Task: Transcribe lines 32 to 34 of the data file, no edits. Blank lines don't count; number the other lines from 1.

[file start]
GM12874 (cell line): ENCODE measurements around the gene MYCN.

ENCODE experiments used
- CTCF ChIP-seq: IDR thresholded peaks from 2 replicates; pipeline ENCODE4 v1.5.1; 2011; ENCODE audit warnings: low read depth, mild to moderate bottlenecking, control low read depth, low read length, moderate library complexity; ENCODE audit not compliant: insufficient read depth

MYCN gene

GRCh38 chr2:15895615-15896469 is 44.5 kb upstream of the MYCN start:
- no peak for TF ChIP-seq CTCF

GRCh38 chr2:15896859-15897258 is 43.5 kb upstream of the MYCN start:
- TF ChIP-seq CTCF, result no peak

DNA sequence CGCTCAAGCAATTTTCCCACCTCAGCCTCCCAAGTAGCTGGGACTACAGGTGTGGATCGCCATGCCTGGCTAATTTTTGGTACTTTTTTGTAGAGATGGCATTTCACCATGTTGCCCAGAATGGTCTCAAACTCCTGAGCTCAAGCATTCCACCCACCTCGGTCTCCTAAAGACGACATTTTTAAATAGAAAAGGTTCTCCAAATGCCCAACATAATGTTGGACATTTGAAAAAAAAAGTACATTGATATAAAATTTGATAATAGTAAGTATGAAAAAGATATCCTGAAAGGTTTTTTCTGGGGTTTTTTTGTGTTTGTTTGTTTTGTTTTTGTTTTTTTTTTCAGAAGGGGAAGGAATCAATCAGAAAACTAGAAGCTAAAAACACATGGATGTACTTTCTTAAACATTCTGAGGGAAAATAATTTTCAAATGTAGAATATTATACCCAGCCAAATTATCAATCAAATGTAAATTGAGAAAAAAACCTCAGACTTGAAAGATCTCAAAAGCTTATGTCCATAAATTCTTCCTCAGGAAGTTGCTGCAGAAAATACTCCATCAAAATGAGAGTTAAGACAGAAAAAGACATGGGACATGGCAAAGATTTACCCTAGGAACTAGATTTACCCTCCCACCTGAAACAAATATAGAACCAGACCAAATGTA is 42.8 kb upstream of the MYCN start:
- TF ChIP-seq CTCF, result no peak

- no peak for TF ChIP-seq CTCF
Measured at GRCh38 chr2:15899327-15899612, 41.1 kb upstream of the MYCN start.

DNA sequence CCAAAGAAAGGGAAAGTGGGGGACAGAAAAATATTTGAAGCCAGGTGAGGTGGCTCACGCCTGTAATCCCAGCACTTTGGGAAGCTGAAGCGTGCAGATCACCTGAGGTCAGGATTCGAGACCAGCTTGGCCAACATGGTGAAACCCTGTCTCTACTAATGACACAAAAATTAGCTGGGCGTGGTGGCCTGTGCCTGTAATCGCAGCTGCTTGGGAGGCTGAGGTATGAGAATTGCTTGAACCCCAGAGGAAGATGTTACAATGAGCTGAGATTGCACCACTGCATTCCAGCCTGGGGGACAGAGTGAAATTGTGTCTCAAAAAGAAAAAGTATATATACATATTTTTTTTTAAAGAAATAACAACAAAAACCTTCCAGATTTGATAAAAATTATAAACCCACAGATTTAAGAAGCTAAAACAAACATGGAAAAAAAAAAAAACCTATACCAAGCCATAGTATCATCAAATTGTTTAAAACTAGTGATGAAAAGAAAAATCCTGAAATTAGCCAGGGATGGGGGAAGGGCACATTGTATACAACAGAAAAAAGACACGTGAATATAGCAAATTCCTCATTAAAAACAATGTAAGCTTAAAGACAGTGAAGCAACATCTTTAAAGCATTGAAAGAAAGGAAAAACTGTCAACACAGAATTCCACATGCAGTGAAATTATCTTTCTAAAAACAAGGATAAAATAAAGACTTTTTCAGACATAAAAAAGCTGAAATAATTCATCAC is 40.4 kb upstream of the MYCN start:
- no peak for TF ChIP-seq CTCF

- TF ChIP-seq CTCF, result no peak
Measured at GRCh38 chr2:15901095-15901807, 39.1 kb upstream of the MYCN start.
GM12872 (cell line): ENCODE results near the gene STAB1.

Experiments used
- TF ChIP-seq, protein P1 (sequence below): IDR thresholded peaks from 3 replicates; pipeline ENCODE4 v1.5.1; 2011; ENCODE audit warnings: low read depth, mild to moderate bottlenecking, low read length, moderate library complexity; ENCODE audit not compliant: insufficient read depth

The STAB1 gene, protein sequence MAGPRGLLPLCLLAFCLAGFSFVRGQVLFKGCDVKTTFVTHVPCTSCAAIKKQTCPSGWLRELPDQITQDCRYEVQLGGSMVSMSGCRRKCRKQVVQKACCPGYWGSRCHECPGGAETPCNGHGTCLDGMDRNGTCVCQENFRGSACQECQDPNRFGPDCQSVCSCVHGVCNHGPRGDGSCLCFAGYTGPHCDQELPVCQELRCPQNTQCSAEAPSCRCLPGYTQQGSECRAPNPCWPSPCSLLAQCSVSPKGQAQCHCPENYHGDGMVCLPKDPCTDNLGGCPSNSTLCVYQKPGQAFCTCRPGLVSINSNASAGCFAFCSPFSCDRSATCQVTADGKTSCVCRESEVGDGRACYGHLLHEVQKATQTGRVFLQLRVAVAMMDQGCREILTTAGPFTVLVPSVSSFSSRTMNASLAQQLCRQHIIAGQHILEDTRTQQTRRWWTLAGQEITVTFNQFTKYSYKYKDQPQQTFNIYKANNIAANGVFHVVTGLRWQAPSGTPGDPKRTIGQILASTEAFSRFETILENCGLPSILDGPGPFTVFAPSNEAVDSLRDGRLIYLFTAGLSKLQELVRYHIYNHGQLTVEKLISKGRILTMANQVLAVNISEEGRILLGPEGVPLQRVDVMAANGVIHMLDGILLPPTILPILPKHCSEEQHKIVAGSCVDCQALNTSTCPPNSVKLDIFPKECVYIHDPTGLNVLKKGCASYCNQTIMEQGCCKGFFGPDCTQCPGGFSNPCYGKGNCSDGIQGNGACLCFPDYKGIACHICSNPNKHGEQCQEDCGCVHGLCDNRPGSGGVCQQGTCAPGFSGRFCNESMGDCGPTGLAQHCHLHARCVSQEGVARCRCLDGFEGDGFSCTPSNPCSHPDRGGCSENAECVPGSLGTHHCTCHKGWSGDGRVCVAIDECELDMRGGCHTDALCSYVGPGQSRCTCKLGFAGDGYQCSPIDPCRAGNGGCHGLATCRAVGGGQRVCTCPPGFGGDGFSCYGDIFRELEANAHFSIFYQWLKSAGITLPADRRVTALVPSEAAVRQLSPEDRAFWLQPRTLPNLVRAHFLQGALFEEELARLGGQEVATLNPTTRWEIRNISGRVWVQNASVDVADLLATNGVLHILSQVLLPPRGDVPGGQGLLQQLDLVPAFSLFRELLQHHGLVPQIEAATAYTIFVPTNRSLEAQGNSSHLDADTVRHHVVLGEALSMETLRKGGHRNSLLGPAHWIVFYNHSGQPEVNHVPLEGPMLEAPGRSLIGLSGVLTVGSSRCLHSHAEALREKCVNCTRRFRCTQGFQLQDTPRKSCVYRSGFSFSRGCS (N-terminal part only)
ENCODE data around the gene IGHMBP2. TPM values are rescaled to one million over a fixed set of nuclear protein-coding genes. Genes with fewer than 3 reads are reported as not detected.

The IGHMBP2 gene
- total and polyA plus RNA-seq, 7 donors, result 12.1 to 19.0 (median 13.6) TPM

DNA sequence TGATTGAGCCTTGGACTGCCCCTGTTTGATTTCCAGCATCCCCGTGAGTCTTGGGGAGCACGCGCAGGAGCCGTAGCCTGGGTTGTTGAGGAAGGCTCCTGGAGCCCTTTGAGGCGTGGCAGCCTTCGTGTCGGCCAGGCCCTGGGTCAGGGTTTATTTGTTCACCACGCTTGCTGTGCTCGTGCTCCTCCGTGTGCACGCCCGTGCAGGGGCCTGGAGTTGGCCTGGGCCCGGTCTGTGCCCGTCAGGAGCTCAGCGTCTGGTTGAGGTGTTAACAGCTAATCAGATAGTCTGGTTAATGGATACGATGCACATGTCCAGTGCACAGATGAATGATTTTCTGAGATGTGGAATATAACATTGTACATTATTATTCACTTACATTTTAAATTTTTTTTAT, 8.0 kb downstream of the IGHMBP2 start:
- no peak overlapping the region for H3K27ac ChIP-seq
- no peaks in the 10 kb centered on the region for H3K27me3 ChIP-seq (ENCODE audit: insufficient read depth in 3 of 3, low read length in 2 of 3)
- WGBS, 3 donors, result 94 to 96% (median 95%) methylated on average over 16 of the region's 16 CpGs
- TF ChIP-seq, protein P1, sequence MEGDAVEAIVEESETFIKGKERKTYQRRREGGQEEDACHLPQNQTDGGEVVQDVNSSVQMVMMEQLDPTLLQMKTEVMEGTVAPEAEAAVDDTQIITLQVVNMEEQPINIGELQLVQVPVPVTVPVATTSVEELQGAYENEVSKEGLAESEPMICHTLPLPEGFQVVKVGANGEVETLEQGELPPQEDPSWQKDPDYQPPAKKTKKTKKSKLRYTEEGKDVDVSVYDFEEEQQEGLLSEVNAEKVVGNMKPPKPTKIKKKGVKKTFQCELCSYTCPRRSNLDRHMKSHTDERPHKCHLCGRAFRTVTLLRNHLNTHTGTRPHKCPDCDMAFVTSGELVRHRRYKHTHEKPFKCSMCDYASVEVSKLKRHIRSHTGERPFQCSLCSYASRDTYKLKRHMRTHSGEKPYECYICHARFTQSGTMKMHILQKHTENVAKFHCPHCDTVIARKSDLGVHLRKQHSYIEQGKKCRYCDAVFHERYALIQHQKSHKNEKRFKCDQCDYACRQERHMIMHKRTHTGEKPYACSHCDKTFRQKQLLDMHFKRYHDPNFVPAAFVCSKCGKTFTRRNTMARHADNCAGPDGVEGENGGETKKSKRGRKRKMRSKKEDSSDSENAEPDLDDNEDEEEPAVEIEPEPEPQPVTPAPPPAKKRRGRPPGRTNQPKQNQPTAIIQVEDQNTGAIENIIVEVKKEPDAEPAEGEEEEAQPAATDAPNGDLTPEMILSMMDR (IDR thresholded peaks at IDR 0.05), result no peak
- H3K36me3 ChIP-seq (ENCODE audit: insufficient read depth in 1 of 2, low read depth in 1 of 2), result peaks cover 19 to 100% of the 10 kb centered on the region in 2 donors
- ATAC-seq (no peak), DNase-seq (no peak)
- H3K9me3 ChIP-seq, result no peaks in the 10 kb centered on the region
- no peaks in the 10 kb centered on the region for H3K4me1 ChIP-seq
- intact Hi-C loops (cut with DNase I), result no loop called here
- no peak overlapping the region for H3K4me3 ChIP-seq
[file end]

- no peaks in the 10 kb centered on the region for H3K4me1 ChIP-seq
- intact Hi-C loops (cut with DNase I), result no loop called here
- no peak overlapping the region for H3K4me3 ChIP-seq